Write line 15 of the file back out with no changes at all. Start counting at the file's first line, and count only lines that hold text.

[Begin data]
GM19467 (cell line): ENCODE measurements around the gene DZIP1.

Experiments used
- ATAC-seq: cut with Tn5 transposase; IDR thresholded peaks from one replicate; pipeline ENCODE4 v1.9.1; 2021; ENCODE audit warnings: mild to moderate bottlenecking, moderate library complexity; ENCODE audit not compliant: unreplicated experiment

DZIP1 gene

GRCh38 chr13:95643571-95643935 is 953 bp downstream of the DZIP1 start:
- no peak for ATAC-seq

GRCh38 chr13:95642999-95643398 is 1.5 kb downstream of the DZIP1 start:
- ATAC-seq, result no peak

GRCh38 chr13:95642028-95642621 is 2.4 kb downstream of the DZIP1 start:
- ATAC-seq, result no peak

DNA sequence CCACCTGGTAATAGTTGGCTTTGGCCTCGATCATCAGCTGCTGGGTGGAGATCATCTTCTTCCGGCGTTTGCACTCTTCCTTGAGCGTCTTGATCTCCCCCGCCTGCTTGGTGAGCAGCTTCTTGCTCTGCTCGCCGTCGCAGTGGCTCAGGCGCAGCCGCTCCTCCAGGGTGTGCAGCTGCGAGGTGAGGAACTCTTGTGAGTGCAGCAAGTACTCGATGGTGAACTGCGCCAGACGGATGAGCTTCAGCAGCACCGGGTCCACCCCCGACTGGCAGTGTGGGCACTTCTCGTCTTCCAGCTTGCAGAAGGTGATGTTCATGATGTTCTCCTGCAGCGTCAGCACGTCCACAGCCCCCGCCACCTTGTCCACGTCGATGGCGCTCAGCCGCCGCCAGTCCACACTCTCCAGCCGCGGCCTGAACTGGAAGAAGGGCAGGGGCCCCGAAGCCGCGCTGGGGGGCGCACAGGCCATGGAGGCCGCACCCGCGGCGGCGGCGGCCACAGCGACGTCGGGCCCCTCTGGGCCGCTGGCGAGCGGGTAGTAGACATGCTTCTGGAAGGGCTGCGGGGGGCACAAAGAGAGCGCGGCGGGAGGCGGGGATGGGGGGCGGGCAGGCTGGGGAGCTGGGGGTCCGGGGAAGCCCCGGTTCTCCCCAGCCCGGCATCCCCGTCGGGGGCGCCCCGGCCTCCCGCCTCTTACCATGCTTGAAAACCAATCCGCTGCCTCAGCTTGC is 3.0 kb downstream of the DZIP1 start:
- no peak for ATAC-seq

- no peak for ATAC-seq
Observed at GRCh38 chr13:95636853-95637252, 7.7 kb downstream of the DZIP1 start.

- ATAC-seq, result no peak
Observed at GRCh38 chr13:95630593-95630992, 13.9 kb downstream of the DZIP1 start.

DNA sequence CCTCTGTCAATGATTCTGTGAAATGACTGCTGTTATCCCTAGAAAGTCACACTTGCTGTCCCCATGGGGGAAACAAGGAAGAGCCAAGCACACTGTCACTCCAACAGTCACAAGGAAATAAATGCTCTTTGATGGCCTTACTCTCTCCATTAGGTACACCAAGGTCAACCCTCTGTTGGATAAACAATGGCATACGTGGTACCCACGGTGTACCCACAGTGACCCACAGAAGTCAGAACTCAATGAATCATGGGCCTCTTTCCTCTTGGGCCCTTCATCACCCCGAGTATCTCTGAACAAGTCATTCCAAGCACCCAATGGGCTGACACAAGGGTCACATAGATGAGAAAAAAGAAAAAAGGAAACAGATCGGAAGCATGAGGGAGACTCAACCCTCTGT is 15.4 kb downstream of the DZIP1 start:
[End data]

- ATAC-seq, result no peak